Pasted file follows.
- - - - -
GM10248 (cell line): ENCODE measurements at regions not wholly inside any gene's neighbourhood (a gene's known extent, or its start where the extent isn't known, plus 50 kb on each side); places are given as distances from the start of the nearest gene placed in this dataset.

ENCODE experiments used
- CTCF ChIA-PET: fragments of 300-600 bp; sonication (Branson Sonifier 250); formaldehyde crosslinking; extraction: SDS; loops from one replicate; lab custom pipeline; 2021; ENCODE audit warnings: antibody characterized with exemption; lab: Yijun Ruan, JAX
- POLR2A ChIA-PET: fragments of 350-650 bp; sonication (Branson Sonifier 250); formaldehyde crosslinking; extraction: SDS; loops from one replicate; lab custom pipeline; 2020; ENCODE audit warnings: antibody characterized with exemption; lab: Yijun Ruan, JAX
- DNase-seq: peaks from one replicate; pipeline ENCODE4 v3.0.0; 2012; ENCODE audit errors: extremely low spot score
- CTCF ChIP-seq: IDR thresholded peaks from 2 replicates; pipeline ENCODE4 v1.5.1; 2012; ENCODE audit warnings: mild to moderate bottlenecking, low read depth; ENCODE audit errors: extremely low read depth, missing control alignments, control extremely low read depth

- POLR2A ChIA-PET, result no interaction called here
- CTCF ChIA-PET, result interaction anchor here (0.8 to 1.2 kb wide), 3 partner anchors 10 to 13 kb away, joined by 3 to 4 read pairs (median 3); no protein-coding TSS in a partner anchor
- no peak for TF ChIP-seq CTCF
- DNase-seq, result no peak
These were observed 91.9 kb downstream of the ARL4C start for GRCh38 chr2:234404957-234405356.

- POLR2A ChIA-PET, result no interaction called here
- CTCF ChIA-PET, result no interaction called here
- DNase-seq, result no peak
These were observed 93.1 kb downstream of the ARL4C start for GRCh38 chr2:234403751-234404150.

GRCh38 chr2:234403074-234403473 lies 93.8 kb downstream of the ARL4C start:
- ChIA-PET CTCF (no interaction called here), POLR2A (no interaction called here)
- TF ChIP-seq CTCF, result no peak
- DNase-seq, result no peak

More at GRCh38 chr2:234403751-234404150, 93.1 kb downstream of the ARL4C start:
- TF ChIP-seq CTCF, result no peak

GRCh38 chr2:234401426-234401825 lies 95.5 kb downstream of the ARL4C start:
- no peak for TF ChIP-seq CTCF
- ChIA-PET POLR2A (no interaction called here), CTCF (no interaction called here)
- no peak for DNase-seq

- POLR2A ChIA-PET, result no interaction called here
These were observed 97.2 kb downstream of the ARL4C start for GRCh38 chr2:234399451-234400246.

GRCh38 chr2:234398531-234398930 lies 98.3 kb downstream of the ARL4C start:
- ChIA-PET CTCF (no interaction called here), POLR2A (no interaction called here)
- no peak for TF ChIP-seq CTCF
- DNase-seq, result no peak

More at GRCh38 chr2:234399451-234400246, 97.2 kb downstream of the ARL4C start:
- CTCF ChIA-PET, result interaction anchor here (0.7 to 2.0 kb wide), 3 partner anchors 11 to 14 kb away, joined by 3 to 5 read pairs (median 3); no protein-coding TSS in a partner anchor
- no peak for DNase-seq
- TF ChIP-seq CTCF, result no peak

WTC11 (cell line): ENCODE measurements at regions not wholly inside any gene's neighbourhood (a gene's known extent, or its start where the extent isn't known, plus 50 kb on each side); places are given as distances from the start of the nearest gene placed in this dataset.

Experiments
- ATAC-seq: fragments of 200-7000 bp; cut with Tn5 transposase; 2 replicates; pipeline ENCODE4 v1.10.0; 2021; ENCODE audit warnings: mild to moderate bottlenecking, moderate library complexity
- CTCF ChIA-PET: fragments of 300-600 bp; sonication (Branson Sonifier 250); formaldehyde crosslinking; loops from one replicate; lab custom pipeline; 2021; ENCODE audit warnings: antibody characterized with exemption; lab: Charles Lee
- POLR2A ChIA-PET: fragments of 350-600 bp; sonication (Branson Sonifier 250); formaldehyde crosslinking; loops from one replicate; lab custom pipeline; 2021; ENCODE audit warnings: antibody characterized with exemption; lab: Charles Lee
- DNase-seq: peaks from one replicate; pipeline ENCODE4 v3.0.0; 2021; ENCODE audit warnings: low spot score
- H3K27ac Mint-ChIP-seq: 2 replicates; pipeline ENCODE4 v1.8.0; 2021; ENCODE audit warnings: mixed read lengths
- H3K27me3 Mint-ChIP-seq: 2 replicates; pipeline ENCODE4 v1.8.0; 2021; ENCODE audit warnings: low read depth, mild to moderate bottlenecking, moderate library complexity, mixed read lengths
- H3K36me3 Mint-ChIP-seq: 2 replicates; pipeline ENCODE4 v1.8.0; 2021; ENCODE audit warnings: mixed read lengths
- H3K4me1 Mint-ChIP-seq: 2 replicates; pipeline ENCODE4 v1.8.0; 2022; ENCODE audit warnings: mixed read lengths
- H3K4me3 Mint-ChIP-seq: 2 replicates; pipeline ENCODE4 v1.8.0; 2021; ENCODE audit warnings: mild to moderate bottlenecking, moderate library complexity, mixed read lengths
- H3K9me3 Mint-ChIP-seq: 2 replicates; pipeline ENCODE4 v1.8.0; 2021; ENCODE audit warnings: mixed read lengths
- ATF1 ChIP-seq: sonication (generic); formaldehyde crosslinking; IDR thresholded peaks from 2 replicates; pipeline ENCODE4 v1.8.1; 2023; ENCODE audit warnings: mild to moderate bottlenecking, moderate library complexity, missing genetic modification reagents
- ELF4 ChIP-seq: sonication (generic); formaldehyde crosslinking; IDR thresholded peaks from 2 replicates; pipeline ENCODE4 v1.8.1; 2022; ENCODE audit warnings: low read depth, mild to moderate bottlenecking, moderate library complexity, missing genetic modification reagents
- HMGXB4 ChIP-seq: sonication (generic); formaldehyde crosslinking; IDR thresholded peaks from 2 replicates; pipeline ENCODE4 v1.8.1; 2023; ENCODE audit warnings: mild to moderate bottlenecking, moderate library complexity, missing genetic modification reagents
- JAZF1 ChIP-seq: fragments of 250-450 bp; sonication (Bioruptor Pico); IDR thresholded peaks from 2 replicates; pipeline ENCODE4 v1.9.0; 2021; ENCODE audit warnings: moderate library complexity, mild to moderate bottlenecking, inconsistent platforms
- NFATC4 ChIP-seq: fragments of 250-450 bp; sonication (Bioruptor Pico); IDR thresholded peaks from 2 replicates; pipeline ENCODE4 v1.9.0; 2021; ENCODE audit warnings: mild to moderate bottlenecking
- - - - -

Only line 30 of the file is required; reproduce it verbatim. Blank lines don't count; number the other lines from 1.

- no peak for TF ChIP-seq CTCF